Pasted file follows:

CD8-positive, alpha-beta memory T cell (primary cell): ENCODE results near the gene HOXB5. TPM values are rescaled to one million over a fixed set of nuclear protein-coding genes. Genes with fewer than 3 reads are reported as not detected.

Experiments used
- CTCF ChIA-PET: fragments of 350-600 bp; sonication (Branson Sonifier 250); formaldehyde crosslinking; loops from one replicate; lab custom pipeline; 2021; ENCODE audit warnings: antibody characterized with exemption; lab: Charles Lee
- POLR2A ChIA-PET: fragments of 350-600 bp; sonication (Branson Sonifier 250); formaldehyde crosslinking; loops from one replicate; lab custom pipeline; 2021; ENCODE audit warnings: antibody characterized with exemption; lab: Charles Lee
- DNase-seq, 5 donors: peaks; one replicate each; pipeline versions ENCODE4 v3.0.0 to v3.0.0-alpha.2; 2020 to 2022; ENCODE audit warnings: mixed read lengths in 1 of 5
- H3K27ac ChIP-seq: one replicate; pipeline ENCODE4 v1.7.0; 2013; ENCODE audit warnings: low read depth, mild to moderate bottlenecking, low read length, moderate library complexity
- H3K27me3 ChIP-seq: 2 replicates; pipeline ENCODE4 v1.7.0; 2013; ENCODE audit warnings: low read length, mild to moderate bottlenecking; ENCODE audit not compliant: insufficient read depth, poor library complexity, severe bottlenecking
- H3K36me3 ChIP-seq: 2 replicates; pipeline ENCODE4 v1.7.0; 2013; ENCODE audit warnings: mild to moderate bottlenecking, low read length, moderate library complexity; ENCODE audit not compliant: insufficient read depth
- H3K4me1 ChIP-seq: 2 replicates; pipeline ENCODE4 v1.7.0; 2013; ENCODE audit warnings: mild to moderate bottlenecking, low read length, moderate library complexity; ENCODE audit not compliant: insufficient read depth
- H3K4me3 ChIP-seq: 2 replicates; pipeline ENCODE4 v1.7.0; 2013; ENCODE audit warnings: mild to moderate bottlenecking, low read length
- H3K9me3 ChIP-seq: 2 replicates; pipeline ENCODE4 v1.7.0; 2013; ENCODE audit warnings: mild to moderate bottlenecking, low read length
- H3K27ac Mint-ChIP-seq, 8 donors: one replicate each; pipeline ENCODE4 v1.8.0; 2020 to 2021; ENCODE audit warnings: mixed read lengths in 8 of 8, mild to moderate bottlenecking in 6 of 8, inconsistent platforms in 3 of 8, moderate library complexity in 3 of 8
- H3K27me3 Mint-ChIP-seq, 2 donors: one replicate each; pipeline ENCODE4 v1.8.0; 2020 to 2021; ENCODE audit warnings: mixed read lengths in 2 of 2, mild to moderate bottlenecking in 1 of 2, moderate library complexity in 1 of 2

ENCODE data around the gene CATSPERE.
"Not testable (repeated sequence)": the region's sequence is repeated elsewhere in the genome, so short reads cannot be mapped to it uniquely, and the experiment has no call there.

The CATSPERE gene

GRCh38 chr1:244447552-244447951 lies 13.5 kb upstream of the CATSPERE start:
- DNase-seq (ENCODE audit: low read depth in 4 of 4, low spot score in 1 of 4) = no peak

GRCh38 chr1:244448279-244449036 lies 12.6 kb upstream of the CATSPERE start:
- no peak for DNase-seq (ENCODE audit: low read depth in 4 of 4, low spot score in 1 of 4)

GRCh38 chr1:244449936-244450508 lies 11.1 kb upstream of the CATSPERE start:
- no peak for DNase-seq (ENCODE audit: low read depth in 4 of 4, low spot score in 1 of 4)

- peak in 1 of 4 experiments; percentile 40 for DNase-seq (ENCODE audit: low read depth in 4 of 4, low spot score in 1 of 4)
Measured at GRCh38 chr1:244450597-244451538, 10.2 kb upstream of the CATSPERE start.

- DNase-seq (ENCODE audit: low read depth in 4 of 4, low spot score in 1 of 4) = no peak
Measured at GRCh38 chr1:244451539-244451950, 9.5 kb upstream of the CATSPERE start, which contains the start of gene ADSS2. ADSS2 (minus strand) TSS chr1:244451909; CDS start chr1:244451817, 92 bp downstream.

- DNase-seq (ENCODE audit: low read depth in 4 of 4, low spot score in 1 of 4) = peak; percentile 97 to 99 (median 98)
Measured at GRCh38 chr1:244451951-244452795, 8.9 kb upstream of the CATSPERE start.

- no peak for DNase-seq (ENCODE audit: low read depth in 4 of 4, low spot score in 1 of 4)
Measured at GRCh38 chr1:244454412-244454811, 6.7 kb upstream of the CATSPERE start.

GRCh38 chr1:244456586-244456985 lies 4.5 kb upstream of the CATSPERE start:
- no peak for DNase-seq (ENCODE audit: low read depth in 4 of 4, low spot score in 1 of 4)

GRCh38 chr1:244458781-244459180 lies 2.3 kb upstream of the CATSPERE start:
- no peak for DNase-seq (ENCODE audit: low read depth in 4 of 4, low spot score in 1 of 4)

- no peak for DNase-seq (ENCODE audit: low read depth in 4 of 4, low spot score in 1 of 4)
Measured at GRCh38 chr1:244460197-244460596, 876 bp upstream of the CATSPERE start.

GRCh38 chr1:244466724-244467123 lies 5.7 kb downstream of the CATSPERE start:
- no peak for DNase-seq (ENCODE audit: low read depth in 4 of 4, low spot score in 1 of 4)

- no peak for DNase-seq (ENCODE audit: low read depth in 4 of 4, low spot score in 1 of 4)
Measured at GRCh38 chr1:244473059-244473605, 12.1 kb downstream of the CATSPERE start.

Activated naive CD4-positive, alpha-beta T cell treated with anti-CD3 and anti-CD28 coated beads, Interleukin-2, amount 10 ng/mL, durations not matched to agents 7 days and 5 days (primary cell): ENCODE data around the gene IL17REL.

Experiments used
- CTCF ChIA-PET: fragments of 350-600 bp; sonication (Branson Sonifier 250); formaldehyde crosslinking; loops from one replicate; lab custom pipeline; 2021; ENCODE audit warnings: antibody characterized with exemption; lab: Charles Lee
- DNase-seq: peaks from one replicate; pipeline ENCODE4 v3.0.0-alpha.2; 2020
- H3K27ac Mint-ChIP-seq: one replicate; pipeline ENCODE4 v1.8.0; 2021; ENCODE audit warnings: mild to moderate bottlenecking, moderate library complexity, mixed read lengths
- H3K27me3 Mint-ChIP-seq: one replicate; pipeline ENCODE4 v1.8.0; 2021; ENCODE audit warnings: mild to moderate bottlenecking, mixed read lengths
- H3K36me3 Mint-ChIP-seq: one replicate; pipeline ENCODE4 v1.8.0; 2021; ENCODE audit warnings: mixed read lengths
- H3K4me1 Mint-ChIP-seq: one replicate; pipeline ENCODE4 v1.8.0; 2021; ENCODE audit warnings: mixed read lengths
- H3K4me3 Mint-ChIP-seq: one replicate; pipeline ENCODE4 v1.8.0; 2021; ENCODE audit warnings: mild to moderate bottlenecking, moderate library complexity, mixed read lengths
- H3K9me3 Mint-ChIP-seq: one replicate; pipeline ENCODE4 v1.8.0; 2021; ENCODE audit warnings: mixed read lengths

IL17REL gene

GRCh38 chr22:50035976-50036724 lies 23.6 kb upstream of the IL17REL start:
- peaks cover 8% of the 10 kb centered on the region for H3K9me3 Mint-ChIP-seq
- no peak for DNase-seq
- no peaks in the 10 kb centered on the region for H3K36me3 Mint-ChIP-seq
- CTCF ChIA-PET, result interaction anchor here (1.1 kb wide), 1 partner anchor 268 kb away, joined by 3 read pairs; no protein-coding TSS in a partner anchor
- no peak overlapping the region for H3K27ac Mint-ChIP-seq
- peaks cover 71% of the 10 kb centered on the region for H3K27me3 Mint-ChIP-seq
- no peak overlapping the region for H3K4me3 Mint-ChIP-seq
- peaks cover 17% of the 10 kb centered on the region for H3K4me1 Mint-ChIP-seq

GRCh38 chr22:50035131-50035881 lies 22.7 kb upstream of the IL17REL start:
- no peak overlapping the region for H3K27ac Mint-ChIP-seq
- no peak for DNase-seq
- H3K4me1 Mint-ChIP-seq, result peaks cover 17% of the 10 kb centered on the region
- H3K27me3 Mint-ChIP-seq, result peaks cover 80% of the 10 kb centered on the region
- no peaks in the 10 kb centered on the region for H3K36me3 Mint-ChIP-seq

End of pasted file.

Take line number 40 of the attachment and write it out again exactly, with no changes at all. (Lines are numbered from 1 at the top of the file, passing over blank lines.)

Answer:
Measured at GRCh38 chr1:244473059-244473605, 12.1 kb downstream of the CATSPERE start.